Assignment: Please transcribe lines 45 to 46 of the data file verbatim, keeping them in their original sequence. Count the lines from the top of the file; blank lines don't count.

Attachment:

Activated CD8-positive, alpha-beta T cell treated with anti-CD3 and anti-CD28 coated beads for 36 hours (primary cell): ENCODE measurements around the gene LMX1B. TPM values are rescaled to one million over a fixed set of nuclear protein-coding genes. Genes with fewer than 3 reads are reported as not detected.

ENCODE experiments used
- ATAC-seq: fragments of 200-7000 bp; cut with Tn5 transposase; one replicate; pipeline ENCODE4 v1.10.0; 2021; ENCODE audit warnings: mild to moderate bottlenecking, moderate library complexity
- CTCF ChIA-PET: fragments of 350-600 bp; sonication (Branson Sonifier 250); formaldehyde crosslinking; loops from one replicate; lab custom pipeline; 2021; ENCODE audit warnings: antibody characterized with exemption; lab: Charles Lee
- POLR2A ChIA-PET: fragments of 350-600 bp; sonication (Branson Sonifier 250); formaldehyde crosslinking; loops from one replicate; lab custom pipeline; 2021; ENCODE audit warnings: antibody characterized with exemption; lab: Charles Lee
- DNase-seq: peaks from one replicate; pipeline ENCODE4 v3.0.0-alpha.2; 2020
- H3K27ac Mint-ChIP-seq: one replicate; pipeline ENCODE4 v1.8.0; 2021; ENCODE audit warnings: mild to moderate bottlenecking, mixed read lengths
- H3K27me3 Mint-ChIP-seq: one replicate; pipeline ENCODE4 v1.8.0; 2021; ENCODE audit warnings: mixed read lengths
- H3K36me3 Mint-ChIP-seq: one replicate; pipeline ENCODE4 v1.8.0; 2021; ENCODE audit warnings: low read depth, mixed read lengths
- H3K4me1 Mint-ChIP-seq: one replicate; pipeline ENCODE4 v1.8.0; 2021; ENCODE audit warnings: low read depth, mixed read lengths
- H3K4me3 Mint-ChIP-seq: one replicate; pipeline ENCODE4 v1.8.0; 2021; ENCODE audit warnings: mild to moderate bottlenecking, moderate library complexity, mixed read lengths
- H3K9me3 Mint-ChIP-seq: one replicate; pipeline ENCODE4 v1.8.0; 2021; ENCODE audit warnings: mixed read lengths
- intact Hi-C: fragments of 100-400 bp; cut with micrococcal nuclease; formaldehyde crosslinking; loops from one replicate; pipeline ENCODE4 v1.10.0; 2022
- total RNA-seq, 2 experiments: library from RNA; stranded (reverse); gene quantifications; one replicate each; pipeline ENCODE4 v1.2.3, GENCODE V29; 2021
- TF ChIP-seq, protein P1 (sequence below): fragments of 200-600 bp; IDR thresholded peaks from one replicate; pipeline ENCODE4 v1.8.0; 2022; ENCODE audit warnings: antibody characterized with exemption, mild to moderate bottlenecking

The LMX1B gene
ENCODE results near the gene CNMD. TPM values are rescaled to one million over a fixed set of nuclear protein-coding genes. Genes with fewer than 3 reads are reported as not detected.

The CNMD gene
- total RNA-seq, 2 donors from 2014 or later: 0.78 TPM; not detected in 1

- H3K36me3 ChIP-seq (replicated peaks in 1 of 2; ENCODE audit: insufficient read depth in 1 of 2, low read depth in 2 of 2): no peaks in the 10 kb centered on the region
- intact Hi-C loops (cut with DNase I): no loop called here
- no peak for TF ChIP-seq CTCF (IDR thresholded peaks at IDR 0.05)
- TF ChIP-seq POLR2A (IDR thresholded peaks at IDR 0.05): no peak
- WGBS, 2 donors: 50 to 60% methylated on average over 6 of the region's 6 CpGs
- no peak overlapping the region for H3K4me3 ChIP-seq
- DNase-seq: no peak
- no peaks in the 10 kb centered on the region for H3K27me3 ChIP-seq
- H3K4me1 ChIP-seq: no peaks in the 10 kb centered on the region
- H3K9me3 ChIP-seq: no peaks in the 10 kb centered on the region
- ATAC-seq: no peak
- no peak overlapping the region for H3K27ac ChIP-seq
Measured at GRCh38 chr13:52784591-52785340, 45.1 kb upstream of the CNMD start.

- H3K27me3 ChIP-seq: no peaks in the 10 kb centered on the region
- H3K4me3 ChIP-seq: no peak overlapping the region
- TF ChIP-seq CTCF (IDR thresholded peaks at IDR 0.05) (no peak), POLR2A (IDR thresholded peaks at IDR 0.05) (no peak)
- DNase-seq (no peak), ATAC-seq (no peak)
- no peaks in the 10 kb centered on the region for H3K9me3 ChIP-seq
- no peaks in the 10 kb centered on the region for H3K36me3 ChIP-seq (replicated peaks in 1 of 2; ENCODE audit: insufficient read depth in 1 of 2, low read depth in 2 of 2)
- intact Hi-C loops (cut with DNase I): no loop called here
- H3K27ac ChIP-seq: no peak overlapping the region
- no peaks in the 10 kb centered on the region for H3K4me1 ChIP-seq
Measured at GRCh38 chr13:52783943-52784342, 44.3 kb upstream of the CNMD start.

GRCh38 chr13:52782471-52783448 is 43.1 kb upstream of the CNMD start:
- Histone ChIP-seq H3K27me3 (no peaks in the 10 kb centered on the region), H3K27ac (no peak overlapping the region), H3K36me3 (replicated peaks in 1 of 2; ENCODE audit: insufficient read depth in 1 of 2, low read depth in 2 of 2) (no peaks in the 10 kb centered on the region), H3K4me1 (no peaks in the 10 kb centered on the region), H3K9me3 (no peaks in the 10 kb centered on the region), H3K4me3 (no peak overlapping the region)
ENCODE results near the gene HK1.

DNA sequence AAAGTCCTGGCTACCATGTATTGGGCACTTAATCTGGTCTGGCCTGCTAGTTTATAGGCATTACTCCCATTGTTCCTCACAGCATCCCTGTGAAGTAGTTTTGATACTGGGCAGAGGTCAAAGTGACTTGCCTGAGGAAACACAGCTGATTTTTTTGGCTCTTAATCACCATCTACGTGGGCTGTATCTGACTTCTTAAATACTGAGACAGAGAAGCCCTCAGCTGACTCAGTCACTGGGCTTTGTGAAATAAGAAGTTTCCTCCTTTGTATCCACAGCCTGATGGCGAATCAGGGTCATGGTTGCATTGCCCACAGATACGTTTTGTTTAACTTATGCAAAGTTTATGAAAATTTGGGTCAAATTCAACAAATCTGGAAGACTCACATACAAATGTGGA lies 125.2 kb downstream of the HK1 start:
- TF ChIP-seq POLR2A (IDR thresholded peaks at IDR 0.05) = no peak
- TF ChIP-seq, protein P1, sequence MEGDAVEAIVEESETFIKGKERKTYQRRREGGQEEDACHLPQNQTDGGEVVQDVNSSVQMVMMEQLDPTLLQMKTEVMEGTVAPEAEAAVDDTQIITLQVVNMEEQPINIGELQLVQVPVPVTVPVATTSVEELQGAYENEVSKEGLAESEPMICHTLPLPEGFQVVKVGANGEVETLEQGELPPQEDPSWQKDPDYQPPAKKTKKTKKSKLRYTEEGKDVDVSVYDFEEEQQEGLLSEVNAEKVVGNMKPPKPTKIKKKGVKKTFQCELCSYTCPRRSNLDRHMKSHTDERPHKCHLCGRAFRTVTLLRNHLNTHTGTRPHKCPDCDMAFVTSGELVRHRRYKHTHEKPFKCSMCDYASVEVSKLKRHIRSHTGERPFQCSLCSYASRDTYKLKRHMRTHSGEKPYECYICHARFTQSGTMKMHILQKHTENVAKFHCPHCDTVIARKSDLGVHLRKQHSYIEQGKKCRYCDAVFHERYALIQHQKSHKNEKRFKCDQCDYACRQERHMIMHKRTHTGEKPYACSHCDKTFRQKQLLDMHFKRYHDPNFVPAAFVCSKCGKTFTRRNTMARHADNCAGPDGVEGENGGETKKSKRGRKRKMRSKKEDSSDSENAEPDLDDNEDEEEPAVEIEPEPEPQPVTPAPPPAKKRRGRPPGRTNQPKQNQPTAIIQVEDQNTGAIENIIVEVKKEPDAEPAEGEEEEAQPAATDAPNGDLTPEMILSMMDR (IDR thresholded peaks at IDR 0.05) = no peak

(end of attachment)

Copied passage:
ENCODE results near the gene HK1.

DNA sequence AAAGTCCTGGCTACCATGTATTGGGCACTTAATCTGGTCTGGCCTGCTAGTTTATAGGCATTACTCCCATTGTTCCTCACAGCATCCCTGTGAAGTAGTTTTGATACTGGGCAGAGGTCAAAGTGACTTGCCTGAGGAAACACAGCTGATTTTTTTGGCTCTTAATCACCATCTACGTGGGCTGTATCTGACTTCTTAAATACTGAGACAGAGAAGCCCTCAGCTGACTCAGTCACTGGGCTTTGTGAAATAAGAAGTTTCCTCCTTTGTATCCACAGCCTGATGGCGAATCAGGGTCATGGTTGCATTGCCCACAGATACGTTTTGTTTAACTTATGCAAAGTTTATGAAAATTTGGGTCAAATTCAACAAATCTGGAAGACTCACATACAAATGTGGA lies 125.2 kb downstream of the HK1 start: